- The total amount you pay on a student loan can increase significantly with capitalized interest.
- Interest capitalized is the unpaid interest added to the loan balance after periods of default.
- You may want to consider paying only interest while you are in school to keep your costs down.
- Read more about Personal Finance Insider student loan coverage here.
Student loans can be a useful option finance your education, the money you pay as interest can fold quickly and make the total value of your loan much higher than the original amount you borrowed. Make sure you understand what you are getting capitalized student loan interest on.
What is capitalized interest?
Interest capitalized is the unpaid interest added to the loan balance after periods of non-payment, including deferral, deferred and after a grace period. This will increase the total loan balance and later you will pay interest on that higher amount, which will increase the total loan value.
Here is an example assuming you are taking out a loan of $ 20,000 at a 5% interest rate. In this scenario, you have a standard 10-year maturity and are not required to make payments during four years of college and a one-year grace period.
In the following table, we compare how much you would pay if you deferred payments for four years of school and a grace period versus paying only interest during that time.
The difference between deferred payments and interest-only payments during this 10-year period is USD 1364… Capitalized interest can quickly become expensive, so try to avoid it whenever possible.
You will also pay less per month after repayment starts if you only paid interest while in school and during the grace period because you are making payments on a lower loan balance. Would you pay USD 265 per month after the deferred payment, while you pay USD 212 per month after paying only interest.
Federal student loan interest
Interest on Direct subsidized loans will be paid by the government while you are in school and during the six-month grace period, so you don’t have to worry about paying interest on your loan during federal leniency.
However, if you start paying off the loan balance before the grace period expires, you will still pay less in interest. Why? Because your initial principal will be lower when you need to start paying interest.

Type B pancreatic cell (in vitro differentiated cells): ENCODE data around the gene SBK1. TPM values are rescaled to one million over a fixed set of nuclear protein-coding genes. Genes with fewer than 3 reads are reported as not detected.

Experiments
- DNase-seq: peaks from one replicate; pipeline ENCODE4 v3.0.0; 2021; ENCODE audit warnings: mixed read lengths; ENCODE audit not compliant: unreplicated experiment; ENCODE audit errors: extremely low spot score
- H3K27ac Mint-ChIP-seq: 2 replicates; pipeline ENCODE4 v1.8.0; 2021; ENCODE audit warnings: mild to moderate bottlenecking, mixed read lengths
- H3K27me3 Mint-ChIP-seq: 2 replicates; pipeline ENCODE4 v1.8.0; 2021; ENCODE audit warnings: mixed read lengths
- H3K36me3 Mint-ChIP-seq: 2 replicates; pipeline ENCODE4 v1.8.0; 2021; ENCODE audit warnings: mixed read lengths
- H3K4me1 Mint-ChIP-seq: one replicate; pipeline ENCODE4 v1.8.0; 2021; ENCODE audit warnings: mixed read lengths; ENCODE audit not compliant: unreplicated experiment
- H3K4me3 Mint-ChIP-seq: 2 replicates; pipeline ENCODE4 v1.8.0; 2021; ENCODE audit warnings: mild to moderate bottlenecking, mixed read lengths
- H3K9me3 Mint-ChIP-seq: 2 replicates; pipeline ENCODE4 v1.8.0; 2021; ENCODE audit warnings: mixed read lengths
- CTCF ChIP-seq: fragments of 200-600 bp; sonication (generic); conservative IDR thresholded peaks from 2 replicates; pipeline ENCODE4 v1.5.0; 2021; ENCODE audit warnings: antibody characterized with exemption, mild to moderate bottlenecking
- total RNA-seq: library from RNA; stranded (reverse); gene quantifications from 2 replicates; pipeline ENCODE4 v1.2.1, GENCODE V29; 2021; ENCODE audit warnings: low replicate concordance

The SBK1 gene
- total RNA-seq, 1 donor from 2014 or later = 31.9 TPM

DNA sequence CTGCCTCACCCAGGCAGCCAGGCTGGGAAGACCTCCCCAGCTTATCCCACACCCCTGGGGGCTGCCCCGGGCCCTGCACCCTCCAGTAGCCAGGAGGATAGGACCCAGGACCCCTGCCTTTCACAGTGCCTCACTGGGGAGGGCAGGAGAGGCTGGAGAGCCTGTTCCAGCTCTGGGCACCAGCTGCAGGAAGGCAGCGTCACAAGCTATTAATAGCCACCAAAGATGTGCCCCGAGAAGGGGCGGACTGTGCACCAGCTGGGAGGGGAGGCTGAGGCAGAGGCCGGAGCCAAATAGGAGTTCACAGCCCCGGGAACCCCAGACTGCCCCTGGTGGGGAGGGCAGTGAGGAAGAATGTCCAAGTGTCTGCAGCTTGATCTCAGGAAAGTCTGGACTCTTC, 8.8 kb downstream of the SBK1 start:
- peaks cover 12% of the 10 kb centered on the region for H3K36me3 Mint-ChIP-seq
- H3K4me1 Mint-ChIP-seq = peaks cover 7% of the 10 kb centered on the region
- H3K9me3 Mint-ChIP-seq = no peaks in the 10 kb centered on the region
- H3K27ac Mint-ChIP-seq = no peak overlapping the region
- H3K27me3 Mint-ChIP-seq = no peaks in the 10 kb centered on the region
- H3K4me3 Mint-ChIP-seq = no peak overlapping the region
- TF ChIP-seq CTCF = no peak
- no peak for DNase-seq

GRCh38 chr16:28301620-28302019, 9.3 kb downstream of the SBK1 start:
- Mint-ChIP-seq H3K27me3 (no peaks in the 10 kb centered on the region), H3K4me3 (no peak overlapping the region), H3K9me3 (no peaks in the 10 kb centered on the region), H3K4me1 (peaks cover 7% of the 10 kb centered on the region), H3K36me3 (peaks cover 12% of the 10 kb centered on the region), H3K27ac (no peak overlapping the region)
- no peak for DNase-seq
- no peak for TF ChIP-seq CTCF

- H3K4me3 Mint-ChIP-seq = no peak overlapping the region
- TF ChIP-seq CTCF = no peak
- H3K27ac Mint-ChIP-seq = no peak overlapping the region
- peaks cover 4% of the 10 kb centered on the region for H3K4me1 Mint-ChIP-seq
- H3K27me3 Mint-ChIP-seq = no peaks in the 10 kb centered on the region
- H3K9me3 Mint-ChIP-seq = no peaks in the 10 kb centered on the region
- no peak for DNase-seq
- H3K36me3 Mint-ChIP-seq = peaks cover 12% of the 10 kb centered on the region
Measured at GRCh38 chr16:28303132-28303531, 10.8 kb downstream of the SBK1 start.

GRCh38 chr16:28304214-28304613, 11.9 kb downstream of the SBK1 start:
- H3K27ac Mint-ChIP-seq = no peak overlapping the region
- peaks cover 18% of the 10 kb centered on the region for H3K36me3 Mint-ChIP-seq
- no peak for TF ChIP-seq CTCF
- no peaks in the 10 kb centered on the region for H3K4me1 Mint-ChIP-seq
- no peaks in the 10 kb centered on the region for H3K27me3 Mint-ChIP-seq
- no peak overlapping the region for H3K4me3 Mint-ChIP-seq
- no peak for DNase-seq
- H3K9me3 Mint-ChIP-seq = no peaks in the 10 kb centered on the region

The difference between the 5% interest rate on the $ 10,000 balance sheet and the $ 5,000 balance may seem insignificant, but over a 10-year maturity period, you will pay about $ 1,400 more in interest alone on the $ 10,000 balance.
When Direct unsubsidized loans and Direct loans PLUS are not COVID-19, interest will start to accumulate as soon as your loan funds are paid off, so you can start repaying them before the start of the repayment period.
Private student loan interest
You can request a grace period from your private lender, but unlike federal loans, interest will most likely continue to accrue while your payments are on hold. Private student loans usually provided with higher interest rates than federal student loans.
Private lenders usually offer three or four repayment plans, namely:
- Postponed: You will not make any payments while in school or during the grace period, but interest is calculated and capitalized once payments start. This is the most expensive option overall.
- Fixed: You will pay a set amount each month against the loan. Unpaid interest will be charged and capitalized at the end of the grace period.
- Only interest: As the name suggests, you will be paying interest on a monthly basis.
- Full: You will immediately start paying principal and interest. This is the least costly option because you do not allow interest to be charged and at the same time you are actively paying your balance.
Before you decide to defer your student loan payments until the grace period expires, consider how capitalized interest can significantly increase the cost of your loan.